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SmarterTravel.com published an interesting article about the arbitrary pricing of fuel charges added to the price of airline fares. With how complicated airfare pricing has become this article sheds some additional light on the subject. Here are parts of the article:
The truth is that the only figure that matters is the total price—base fare plus fuel surcharge—and looking at either separately is rank idiocy.
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Here's the problem. Some airlines, mostly based outside the United States, are splitting their true fares into a phony base fare plus equally phony fuel surcharges. As a case in point, I checked flights from San Francisco to Munich, leaving May 16 and returning on May 30, through both Lufthansa and United. Here's what I found:
- Lufthansa's total round-trip fare for the route's only nonstops was $2,140, figured as a base fare of $1,560 plus fees and taxes of $580, of which $420 was for a "fuel and security" surcharge.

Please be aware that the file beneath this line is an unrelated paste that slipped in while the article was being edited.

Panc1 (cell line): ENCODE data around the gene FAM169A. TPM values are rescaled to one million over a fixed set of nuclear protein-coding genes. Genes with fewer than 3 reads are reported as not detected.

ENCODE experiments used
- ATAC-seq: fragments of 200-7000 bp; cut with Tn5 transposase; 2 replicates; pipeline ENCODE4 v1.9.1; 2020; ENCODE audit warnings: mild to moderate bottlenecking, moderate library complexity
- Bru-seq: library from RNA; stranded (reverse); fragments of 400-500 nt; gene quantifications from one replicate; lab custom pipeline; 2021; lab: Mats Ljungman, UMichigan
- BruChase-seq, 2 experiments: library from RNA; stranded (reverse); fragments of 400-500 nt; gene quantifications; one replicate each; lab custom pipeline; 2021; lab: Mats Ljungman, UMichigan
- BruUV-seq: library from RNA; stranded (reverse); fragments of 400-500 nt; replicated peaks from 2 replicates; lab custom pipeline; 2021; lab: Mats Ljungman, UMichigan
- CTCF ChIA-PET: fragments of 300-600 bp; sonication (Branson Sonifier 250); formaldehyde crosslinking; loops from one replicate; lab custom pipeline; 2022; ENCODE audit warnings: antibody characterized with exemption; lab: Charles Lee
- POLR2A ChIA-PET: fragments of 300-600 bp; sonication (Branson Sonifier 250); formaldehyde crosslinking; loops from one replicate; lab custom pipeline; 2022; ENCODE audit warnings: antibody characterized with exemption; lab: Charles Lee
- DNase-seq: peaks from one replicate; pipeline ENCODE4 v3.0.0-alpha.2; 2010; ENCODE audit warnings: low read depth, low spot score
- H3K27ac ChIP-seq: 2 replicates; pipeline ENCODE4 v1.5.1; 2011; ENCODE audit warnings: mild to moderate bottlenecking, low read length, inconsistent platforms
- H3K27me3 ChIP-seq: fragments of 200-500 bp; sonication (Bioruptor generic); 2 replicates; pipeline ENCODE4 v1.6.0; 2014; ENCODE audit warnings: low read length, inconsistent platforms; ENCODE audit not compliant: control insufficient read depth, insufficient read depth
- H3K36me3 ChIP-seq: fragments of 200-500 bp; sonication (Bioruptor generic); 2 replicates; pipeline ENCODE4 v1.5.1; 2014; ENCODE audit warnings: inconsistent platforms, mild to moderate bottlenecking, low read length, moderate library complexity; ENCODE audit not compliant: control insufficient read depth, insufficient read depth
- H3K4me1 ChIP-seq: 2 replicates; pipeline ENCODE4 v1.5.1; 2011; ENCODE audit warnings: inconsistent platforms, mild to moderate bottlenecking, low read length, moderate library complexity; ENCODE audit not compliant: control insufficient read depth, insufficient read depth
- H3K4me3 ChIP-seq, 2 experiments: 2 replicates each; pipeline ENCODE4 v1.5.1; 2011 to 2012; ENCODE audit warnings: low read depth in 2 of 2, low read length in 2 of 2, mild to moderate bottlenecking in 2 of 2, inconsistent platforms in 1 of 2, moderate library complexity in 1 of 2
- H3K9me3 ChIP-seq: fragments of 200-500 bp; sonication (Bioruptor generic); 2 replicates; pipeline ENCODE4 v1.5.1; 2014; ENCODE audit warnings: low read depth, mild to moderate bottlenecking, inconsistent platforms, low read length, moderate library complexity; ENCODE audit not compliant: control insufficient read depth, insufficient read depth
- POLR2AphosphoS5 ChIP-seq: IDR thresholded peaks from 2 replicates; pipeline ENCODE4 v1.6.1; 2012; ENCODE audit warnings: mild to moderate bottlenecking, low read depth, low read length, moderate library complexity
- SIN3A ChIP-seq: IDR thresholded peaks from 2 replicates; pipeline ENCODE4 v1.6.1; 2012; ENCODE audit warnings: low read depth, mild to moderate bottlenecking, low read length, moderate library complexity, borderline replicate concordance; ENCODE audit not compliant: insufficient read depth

- United's total round-trip fare for the exact same flights, but sold as a United flight through a Lufthansa codeshare, was also $2,140, this time figured as a base fare of $2,013 plus taxes and fees of $127.
And there you have the story in a nutshell.
The real fares on either line are virtually identical. The two lines just chose to present the fees differently: honestly on United, not so honestly on Lufthansa. Parenthetically, both lines offered lower fares on some connecting itineraries, but fares to Europe really are high this summer.
When you ask an airline why it goes through this charade, you get a long sermon about fuel costs, but that doesn't really answer the question. The question is why they don't just raise fares to cover increased fuel costs, the way U.S. lines (and most other businesses) do—why instead they split the real fare into two components, and they never answer that.
Visit for smartertravel.com for the complete article by Ed Perkins who also offers theories regarding airline fuel charges.